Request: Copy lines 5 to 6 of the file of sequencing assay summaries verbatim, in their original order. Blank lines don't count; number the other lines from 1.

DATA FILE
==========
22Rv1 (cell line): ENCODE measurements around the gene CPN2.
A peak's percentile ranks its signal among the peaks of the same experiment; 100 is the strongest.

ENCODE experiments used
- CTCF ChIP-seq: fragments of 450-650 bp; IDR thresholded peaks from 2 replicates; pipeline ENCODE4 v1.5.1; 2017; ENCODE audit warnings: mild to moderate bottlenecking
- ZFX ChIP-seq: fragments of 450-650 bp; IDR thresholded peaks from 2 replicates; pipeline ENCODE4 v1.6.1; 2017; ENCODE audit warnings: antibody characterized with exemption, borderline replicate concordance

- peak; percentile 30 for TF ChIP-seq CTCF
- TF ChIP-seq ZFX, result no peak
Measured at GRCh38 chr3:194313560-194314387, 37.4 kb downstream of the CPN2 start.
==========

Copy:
- ZFX ChIP-seq: fragments of 450-650 bp; IDR thresholded peaks from 2 replicates; pipeline ENCODE4 v1.6.1; 2017; ENCODE audit warnings: antibody characterized with exemption, borderline replicate concordance

- peak; percentile 30 for TF ChIP-seq CTCF